Mythos Tomes – True Magick


  • Stored in Ho Fang’s booby-trapped teak cabinet in the Shrine to the Bloated Woman (China)
  • Alternative Location: On the desk in Carl Stanford’s room (China)

Physical Description:  Bound in fine red Chinese silks depicting various Mythos creatures and symbols

Author:  Theophilus Wenn, 17th-century Hermetic philosopher, produced no additional works believed to be a pseudonym, possibly Arthur Dee (eldest son of John Dee) or Elias Ashmole

Publication History: Only a single copy exists, last recorded in the possession of the early 19th-century bookseller and American wizard John George Hohman. Records reveal it seemed to be a small and crumbling manuscript bound in disintegrating leather. According to scholars, medieval records from the University of Salamanca detail an even earlier version of the manuscript held in a secret crypt beneath the nearby Church of San Cebrian. An incomplete, heavily edited copy published by Oakley Press in 1872 may be found at Miskatonic University Library. Given the nature of this text, a successful Occult roll provides insight into its significance. 

Cursed Tome: If any piece of paper or item is used as a bookmark and the reader keeps the mark in possession they suffer a Penalty die on all Luck rolls until they discard the item.


This exhaustive encyclopedia of Devil’s Lore lists a wide range of enchantments, charms, and curses based in witchcraft and sorcery, as well as discourses on demons, vampirism, lycanthropy, human sacrifice, and apocalyptic rituals. Throughout the text, the author offers their interpretation of white, black, and gray magic. 

Interspersed throughout the text are seven discrete incantations provided as examples of powerful white, black, and gray magic. Three white magic spells create protective charms, while three other spells provide dark means to assail rival sorcerers.  The seventh and final incantation, accompanied by a vile illustration describes the summoning of a hideous demon requiring a bloody sacrifice on an altar dedicated to the ancient demon gods.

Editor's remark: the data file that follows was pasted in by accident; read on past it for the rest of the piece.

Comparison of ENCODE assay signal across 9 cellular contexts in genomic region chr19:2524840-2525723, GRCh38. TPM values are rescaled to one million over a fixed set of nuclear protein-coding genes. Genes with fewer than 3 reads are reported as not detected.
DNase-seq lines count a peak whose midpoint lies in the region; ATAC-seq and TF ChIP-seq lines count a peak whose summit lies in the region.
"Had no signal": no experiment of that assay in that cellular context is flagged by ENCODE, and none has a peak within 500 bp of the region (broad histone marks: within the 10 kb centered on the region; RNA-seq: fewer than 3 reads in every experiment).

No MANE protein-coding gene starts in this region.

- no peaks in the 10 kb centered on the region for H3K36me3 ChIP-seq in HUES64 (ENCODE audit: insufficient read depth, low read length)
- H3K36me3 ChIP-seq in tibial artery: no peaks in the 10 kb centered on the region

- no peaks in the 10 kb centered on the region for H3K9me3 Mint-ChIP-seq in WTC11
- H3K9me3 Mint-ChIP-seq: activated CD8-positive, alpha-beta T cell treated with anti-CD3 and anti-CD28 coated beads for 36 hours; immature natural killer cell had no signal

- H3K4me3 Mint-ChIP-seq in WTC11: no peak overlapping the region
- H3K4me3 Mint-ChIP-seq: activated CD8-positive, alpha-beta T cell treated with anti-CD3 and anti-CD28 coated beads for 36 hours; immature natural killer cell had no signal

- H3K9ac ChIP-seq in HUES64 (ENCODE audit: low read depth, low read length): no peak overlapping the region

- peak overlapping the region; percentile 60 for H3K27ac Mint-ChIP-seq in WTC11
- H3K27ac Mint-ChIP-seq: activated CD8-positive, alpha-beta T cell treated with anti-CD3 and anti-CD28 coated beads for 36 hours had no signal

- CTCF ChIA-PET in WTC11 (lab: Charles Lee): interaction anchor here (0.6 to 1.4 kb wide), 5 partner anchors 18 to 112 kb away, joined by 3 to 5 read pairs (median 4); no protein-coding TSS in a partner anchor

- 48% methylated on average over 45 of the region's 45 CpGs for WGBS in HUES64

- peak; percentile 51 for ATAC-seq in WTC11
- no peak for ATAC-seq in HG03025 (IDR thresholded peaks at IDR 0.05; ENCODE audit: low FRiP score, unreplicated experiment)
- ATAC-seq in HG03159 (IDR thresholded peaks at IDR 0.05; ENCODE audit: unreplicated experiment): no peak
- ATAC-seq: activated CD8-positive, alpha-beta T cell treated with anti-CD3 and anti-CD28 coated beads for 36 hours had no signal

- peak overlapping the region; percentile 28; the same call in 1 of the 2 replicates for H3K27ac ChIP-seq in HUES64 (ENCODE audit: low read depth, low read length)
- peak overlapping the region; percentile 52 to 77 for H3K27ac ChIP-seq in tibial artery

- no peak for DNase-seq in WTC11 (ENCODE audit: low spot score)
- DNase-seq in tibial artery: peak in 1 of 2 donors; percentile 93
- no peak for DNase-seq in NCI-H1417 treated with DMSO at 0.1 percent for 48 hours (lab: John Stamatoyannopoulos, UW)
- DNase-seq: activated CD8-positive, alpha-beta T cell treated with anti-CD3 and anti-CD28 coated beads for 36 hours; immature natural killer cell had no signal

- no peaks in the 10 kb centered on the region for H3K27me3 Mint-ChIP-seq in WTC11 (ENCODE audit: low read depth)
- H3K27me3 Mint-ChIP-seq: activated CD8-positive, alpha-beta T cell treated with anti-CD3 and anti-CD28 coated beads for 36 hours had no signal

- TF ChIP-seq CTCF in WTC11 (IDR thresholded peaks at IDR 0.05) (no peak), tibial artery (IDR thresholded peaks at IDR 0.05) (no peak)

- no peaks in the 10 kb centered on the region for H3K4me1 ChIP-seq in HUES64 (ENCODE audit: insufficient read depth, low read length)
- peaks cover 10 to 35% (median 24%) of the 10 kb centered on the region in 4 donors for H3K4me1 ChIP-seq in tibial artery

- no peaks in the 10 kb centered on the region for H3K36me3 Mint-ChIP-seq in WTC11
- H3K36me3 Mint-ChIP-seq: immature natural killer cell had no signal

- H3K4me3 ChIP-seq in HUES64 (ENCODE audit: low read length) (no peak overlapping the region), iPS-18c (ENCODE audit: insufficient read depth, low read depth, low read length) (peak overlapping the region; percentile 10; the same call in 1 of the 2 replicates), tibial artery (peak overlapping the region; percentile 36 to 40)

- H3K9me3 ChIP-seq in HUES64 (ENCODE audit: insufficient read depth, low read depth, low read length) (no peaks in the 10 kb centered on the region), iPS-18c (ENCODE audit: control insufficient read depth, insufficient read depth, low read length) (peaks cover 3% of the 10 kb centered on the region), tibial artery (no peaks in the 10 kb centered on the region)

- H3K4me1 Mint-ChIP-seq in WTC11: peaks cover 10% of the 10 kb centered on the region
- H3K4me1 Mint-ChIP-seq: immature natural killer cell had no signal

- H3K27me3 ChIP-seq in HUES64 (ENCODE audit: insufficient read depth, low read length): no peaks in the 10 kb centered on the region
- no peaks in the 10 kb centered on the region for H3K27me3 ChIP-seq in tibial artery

Spells: Summon/Bind Star Vampire, Bind Servitor of the Outer Gods, Summon/Bind Byakhee, Create Charm, Contact Nyogtha.

Full-color illumination of the Star Vampire from True Magick.

Connection to the Broader Campaign: 

First, it seems completely unreasonable for Stanford not to possess a Mythos tome. Moving this text to Stanford’s room provides a clue to investigators regarding the villain’s true nature. Perhaps, they also find accompanying notes on his desk identifying particularly disturbing passages and spells in the tome. 

If you introduced Stanford by adding “The Vanishing Conjurer” to your campaign, this text provides a nice link to his prior schemes in London. If investigators previously interrupted his efforts to summon Star Vampire and/or stole his incomplete translation of The Seven Cryptical Books of Hsan, it becomes clear he continues to pursue his schemes through the study of True Magick. As part of his mission to serve and summon Cthulhu, he intends to obtain great wealth and power through the use of the seventh incantation, which is described further below.